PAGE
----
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Should This Burlington Private Bylaw Pilot Project be Enforced City-Wide?



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Should This Burlington Private Bylaw Pilot Project be Enforced City-Wide?

Earlier this year, to help protect its tree canopy, the city of Burlington introduced the Roseland Private Tree Bylaw Pilot Project. 

The goal of the project, which officially went into effect on March 1, 2019, is to protect private trees in the city –  as well as historic and rare tree species.

As a result of the bylaw, according to a previous press release from the city, residents in the Roseland community are not able to injure, destroy, cause or permit the injury or destruction of a tree with a diameter of 30cm or greater or of a tree of significance (historic or rare).

The pilot was scheduled to be in effect, only within the Roseland community (which, as noted by the City of Burlington website, is bordered by Guelph Line to the west, New Street to the north, Roseland Creek to the east, and Lake Ontario to the south), for two years concluding in March of 2021. 

“During this time, consultation will be facilitated by the Roads, Parks and Forestry Department to investigate the feasibility of rolling out the bylaw city-wide,” reads a previous press release from the city. “At the end of the two-year pilot, a decision will be made by council to make the bylaw city-wide as-is, make changes to the bylaw or cancel it.”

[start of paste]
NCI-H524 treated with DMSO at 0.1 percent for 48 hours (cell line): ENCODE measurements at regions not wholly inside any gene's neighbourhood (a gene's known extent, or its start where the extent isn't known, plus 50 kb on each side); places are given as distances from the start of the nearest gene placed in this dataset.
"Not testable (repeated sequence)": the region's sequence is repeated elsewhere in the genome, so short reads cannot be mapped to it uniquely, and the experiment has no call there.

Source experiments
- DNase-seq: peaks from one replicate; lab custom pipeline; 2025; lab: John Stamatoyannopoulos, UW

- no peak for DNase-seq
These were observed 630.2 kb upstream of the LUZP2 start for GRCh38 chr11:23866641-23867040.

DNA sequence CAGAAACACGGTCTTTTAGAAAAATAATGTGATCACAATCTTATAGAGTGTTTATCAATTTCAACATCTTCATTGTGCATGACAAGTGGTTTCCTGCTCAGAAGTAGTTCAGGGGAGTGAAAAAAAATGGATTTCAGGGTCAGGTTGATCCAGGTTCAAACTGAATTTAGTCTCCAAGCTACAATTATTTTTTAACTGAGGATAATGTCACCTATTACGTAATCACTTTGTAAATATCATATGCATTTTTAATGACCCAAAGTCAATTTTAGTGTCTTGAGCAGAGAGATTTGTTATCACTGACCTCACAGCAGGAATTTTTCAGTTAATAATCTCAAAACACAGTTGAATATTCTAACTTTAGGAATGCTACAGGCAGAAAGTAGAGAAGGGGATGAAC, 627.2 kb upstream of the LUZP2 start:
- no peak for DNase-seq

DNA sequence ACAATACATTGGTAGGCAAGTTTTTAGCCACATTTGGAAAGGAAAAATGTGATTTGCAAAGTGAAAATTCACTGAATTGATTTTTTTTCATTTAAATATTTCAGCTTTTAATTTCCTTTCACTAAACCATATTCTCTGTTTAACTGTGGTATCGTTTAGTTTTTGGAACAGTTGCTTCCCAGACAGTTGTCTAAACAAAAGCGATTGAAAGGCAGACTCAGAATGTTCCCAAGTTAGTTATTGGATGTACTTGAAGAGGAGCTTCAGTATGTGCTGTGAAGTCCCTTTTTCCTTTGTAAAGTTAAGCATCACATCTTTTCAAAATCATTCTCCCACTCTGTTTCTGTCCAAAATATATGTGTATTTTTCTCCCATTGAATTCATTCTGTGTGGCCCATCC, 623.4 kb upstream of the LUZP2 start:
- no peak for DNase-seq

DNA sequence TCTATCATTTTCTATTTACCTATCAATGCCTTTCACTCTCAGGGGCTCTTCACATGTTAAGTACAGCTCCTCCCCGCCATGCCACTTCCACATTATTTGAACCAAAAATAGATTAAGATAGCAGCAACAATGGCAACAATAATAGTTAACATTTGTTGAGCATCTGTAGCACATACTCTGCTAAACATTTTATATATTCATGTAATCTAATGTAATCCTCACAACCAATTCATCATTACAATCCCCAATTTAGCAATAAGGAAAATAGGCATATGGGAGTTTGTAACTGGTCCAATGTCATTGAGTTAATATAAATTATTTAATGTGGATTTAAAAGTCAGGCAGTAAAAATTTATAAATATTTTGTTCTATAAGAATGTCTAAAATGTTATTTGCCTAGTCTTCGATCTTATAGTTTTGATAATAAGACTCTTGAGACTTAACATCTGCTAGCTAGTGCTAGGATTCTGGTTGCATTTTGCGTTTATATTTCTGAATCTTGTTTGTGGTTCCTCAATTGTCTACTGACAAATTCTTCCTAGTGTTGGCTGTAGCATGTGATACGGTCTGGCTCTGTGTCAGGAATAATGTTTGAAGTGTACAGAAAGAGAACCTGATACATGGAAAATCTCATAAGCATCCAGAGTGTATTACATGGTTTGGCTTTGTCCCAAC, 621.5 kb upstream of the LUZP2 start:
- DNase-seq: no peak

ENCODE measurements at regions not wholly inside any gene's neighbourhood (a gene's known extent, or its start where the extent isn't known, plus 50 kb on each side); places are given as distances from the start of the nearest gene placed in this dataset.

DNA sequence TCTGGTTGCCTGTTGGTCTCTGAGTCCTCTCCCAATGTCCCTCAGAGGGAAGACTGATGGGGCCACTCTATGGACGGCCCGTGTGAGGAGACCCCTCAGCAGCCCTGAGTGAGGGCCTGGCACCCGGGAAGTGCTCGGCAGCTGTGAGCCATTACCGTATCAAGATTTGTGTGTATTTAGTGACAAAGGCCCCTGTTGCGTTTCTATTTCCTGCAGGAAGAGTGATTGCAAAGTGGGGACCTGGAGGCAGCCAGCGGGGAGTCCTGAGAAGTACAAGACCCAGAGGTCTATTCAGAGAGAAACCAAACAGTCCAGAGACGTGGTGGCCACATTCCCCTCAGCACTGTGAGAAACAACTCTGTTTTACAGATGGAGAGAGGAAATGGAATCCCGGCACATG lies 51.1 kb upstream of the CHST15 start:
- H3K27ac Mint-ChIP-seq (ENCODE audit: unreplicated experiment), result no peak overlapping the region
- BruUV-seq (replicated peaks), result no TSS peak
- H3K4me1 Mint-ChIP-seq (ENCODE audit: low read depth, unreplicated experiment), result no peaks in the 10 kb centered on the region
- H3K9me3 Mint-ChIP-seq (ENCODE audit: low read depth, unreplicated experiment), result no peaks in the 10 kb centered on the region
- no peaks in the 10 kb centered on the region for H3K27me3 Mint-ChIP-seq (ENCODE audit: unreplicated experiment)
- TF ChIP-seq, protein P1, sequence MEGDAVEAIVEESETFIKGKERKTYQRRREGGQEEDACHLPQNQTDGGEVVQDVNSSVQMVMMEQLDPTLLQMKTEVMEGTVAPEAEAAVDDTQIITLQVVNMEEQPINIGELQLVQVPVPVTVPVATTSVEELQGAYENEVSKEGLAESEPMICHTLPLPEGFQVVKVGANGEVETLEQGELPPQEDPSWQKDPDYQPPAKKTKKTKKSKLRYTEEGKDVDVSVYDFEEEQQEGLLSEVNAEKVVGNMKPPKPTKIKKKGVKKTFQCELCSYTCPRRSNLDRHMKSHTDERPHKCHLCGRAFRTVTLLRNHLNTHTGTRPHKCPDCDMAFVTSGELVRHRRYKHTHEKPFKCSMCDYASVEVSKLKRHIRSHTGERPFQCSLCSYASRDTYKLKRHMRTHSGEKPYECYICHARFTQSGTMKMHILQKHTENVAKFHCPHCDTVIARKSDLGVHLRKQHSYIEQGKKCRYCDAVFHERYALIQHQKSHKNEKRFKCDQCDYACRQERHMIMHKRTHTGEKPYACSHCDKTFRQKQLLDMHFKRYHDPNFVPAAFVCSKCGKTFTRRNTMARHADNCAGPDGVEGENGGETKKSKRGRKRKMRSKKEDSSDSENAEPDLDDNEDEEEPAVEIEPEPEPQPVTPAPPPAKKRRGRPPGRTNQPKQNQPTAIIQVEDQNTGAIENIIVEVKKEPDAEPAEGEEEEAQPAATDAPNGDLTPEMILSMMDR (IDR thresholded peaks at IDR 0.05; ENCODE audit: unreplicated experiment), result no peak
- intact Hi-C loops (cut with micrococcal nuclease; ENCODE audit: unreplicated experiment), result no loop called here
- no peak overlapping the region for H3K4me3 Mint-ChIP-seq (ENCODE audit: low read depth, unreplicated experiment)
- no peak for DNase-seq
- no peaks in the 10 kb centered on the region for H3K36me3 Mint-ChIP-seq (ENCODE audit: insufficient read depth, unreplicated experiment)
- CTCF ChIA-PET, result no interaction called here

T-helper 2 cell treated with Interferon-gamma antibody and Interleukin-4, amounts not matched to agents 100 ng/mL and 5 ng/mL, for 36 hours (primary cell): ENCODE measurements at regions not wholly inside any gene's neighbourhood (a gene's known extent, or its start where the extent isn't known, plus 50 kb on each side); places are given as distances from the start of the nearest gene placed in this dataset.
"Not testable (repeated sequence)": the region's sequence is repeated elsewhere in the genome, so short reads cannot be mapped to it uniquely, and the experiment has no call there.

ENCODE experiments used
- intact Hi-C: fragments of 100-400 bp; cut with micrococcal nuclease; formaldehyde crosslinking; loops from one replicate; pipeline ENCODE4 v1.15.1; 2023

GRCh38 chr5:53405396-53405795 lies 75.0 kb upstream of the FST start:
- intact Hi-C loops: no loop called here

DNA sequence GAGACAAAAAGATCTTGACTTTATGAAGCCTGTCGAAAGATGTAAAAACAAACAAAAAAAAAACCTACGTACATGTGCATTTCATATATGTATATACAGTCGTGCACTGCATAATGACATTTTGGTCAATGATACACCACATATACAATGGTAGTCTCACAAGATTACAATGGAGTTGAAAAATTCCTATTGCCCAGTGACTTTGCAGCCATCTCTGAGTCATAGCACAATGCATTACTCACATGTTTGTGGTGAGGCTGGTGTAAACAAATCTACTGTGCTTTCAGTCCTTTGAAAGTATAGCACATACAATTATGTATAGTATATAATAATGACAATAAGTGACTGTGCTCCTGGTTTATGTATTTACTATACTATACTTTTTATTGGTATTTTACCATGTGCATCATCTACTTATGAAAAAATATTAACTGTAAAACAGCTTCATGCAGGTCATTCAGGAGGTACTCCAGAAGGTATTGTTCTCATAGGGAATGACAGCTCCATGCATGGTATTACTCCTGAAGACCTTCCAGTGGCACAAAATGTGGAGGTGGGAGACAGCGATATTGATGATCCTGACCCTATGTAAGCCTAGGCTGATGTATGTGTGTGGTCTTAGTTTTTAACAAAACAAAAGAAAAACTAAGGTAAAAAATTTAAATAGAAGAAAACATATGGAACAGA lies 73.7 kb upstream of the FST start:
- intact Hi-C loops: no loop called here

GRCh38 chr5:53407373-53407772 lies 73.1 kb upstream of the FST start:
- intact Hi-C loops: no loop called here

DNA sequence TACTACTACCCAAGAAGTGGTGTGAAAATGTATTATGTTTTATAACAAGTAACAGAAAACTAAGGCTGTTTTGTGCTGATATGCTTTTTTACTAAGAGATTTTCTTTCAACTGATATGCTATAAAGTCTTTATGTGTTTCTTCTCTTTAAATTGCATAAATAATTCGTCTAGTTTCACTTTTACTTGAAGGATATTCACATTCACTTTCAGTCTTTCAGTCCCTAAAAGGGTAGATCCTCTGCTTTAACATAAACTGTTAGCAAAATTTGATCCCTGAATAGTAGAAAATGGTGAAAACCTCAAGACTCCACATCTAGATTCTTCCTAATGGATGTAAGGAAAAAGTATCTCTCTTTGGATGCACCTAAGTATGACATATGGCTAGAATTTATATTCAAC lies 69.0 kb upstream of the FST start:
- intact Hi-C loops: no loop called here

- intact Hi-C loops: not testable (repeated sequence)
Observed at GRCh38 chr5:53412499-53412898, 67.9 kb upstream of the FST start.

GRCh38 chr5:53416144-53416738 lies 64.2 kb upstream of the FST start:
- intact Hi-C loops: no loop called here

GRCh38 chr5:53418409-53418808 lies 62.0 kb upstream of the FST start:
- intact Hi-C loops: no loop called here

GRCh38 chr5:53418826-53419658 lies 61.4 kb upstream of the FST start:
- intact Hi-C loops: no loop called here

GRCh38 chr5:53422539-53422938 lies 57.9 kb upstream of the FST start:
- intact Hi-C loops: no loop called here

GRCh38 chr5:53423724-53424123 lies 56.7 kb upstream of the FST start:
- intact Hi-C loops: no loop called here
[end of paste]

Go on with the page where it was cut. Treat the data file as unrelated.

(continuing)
However, like many rules, there are exemptions to this bylaw initiative. Some exemptions include trees with a diameter of less than 30cm, emergency work, if the tree is dead (and confirmed by the Manager of Urban Forestry), and/or if the tree is an ash tree (due to the Emerald Ash Borer) and also confirmed by the Manager of Urban Forestry.

Failure to abide by this bylaw can result in a minimum fine of $500 and a maximum of $100,000.

But despite only currently being enforced within the Roseland community, an important question has been raised.

Should this bylaw be enforced city-wide?

The city is now looking for feedback regarding this question, and whether any changes should be made to the bylaw.

Three citizen action labs are being held later this month (August 24, 26, and 29) where residents will be able to engage, discuss, share, and explore new ideas. 

Residents are also encouraged to take a survey about the bylaw.

To take the survey, and for more information about the citizen action labs, click here.

The survey will close at 4 p.m. on August 30.

Do you think this bylaw should be enforced city-wide?

Photo is courtesy of the city of Burlington.

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